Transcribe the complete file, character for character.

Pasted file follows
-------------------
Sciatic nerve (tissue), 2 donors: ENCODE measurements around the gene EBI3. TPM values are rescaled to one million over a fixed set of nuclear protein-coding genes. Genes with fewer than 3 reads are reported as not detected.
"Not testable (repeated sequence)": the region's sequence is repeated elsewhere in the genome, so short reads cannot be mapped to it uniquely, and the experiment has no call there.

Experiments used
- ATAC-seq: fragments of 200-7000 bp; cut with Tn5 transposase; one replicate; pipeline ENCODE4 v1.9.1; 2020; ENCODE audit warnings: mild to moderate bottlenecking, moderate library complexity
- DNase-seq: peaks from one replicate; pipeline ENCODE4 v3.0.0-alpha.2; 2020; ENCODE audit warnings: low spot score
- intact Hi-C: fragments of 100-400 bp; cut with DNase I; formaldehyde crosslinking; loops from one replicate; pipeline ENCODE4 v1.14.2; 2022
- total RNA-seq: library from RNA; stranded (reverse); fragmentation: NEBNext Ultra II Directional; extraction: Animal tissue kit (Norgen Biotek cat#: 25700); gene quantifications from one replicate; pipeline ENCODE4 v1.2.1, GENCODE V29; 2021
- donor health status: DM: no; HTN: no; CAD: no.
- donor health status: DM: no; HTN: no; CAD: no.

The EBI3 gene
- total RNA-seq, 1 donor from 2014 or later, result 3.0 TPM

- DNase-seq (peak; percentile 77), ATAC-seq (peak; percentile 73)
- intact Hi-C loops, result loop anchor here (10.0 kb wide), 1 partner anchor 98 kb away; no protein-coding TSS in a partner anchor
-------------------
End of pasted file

Sciatic nerve (tissue), 2 donors: ENCODE measurements around the gene EBI3. TPM values are rescaled to one million over a fixed set of nuclear protein-coding genes. Genes with fewer than 3 reads are reported as not detected.
"Not testable (repeated sequence)": the region's sequence is repeated elsewhere in the genome, so short reads cannot be mapped to it uniquely, and the experiment has no call there.

Experiments used
- ATAC-seq: fragments of 200-7000 bp; cut with Tn5 transposase; one replicate; pipeline ENCODE4 v1.9.1; 2020; ENCODE audit warnings: mild to moderate bottlenecking, moderate library complexity
- DNase-seq: peaks from one replicate; pipeline ENCODE4 v3.0.0-alpha.2; 2020; ENCODE audit warnings: low spot score
- intact Hi-C: fragments of 100-400 bp; cut with DNase I; formaldehyde crosslinking; loops from one replicate; pipeline ENCODE4 v1.14.2; 2022
- total RNA-seq: library from RNA; stranded (reverse); fragmentation: NEBNext Ultra II Directional; extraction: Animal tissue kit (Norgen Biotek cat#: 25700); gene quantifications from one replicate; pipeline ENCODE4 v1.2.1, GENCODE V29; 2021
- donor health status: DM: no; HTN: no; CAD: no.
- donor health status: DM: no; HTN: no; CAD: no.

The EBI3 gene
- total RNA-seq, 1 donor from 2014 or later, result 3.0 TPM

- DNase-seq (peak; percentile 77), ATAC-seq (peak; percentile 73)
- intact Hi-C loops, result loop anchor here (10.0 kb wide), 1 partner anchor 98 kb away; no protein-coding TSS in a partner anchor